Wednesday, February 02, 2005

The Listening Room by Robert J. Randisi

"The Listening Room" by Robert J. Randisi, Murder and All That Jazz Edited by Robert J. Randisi, Signet Books, $6.99, Mass Market Paperback.

In this story Mr. Randisi's retired New York cop, Truxton Lewis, makes his third appearance. Tru has moved to the wilds of Missouri, a small town of 1,380 people about 75 miles from St. Louis. An old friend of his from the Job, Billy Danvers, has opened a jazz club in St. Louis. He calls Tru and asks him to come to the club to talk about some problems he's having.

Tru arrives at the club and is told that his friend will see him after the 9:00 pm set. The combo playing consists of a female singer backed by a trio of piano, drums and bass. Tru's waitress comes and tells him that Mr. Danvers had told her to send him back to the office when they start playing the last number in the set. She points him in the direction of the office and leaves. When Tru opens the office door he finds his old friend dead with a letter opener in his chest.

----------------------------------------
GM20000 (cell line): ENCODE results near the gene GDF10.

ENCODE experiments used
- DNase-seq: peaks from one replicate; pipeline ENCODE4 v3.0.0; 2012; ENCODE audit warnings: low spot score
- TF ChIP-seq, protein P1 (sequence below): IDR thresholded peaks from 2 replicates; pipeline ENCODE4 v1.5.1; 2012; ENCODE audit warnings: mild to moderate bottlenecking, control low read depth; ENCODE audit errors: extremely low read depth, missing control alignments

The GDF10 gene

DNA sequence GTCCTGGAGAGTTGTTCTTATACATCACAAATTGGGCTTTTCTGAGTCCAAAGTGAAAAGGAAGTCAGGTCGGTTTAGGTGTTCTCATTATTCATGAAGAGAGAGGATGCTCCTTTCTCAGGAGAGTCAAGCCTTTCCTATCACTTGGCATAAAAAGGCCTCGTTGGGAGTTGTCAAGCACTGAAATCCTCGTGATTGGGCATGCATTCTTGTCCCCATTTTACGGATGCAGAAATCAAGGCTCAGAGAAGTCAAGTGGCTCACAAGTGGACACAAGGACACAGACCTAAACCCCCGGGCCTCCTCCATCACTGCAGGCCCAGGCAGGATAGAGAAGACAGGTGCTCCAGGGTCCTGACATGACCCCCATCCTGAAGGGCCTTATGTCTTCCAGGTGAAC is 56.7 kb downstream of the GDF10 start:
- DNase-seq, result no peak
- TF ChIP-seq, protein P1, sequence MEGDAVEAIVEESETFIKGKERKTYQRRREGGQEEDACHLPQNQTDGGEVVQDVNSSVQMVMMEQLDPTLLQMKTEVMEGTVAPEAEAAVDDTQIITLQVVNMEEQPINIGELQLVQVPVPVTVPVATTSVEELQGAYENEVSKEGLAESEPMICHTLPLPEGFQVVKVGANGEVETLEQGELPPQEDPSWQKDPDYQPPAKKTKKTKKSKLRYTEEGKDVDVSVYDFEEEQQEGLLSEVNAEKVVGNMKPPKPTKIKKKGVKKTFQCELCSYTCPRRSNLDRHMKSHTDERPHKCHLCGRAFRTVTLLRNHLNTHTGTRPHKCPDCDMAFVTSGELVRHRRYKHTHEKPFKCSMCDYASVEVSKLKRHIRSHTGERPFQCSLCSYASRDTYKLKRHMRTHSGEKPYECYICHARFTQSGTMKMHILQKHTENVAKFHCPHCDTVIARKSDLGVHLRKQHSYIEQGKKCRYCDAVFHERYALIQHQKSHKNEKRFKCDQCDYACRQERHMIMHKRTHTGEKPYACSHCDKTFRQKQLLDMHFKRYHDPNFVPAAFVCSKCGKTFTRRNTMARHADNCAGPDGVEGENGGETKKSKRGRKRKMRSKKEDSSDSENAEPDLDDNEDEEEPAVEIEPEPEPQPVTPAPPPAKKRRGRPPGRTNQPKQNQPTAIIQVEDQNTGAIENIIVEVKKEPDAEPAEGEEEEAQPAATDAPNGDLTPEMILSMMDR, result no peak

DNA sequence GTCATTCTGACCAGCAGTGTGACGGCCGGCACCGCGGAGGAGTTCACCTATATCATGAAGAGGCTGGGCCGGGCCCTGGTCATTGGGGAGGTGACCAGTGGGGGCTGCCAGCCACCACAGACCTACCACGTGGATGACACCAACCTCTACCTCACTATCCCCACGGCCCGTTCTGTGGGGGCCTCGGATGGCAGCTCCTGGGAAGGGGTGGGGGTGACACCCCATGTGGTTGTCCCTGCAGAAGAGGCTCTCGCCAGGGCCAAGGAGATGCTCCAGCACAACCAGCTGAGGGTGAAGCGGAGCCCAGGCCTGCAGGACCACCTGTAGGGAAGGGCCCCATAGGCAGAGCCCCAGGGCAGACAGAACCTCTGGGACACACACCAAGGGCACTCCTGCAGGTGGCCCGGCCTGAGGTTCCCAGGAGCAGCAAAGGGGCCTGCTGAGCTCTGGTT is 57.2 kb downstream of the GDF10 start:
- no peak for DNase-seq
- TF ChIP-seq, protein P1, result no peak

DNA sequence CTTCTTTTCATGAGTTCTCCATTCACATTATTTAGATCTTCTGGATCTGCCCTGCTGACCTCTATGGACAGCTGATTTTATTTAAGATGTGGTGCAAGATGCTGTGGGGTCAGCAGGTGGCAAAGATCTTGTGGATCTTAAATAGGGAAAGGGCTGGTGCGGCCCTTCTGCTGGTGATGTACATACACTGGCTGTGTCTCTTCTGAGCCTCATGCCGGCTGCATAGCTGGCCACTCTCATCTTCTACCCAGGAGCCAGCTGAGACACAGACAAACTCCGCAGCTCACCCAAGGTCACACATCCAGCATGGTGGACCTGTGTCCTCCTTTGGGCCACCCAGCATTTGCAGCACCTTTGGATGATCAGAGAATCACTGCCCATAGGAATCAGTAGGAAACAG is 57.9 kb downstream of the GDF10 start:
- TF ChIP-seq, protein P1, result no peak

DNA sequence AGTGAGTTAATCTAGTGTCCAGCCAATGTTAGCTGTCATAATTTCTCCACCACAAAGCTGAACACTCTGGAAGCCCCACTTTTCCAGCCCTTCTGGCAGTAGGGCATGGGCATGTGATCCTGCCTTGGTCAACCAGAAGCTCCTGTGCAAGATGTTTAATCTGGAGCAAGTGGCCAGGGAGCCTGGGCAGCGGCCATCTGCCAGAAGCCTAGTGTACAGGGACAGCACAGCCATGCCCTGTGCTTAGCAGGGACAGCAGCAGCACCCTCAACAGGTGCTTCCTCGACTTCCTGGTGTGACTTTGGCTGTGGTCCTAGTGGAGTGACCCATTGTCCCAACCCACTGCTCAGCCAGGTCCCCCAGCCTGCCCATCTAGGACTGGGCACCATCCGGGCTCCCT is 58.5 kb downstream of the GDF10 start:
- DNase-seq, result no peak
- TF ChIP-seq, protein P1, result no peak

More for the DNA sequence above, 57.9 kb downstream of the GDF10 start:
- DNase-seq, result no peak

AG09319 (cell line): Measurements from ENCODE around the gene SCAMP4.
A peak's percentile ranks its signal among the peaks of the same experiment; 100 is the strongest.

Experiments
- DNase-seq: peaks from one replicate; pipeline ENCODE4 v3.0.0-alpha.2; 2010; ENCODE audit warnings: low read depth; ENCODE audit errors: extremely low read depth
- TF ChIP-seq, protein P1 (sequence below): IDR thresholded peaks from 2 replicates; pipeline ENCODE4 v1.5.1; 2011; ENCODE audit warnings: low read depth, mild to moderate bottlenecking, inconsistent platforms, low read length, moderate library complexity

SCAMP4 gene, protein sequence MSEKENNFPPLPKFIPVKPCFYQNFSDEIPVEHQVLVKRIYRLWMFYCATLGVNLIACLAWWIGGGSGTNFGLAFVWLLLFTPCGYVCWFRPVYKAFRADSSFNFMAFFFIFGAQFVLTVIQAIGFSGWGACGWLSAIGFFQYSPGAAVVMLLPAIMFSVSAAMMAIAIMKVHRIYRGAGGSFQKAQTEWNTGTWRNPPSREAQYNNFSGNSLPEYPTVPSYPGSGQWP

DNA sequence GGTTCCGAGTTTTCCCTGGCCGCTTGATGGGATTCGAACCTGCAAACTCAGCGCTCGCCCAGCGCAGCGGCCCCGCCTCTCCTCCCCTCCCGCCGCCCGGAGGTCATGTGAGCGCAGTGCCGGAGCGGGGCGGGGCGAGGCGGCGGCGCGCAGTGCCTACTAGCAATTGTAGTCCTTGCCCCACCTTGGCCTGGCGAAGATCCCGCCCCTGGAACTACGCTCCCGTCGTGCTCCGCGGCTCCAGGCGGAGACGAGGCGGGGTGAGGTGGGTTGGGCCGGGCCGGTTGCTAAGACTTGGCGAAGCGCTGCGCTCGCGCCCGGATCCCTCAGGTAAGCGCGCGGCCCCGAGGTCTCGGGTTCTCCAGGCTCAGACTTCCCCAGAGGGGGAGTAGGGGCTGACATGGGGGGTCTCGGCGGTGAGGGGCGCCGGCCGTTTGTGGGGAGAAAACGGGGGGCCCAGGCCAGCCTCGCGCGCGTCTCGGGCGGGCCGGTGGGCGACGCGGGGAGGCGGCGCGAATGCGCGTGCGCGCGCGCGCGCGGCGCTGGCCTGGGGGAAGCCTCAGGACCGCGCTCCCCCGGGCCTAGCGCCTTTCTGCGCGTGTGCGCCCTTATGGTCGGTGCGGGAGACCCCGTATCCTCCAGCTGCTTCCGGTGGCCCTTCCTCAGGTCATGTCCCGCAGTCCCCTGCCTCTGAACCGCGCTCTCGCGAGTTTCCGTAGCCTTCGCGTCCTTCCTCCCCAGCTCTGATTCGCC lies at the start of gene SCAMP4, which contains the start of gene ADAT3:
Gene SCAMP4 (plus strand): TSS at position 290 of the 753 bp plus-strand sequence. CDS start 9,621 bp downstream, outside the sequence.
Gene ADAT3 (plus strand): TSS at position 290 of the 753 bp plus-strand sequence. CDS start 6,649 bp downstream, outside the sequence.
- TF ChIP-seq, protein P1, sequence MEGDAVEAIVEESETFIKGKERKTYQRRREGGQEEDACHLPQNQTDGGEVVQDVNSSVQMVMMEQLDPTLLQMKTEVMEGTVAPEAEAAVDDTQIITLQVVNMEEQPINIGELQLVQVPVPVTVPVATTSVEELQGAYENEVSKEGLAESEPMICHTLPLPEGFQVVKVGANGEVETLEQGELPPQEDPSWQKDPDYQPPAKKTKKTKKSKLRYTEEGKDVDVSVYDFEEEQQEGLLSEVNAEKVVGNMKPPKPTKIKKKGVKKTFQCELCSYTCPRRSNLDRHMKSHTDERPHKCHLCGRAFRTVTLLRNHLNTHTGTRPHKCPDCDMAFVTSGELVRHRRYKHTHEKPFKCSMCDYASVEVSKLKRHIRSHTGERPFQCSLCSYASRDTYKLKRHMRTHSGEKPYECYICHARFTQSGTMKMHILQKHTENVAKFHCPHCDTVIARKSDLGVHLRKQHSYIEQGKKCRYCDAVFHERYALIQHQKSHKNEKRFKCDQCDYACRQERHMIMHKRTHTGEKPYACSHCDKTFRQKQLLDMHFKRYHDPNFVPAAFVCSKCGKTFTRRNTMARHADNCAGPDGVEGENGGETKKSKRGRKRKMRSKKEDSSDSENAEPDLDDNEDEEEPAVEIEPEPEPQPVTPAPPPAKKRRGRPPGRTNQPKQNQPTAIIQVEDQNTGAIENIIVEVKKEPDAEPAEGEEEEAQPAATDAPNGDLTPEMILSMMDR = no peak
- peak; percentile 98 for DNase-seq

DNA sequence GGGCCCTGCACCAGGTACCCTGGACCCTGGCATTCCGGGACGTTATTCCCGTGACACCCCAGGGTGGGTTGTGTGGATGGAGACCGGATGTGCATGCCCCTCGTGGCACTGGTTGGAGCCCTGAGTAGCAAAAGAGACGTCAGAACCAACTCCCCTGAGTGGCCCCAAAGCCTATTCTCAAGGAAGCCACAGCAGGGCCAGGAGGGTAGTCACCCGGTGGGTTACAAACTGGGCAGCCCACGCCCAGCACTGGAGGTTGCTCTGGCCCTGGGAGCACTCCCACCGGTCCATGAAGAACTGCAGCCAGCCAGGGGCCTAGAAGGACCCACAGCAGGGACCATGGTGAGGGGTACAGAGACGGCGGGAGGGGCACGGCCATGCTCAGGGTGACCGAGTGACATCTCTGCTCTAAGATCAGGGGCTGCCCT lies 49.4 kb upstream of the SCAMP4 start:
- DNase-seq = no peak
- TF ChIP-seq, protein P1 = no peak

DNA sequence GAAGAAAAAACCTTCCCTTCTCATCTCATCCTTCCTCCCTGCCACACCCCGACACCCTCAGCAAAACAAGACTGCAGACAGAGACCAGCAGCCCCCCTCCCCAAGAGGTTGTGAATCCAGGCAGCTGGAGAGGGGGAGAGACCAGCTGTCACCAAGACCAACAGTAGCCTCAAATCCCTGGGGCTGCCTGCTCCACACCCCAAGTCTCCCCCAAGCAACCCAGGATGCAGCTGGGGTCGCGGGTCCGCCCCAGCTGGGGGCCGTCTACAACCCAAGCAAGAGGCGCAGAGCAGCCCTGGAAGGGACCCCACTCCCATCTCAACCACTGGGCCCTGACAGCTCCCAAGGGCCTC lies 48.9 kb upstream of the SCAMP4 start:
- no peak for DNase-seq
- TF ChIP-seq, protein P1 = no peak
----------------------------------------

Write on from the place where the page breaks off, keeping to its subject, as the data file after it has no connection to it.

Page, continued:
Tru manages to contain all the club's patrons and calls the police. When the detectives arrive, the lead detective allows Tru to help out with the questioning. Of course Tru has noticed things that the detectives haven't. The murderer is still there, and he/she is unmasked before the end of the evening.

While the time period of the story isn't specified (my one quibble), I suspect that it is in the 'seventies or maybe a little earlier. The reason for this is some, I guess you could call it, disrespect of the crime scene. And there is no mention of DNA regarding evidence found at the scene. These are omissions that no contemporary police department would make, especially one in a city as large as St. Louis.

Mr. Randisi plays fair. The clues are all there in plain view. The questioning leads logically and clearly to the culprit. Once the suspects are narrowed down there is some fast and furious, back and forth, questioning that reminded me of some of the better cop shows on TV. One of the St. Louis detectives even indulges in a little trickery to trap the murderer. Like the clues this trickery is fully visible to the reader -- if he's sharp enough.

"The Listening Room" is a straightforward cop story done by a master of the form.

In short, an engaging read.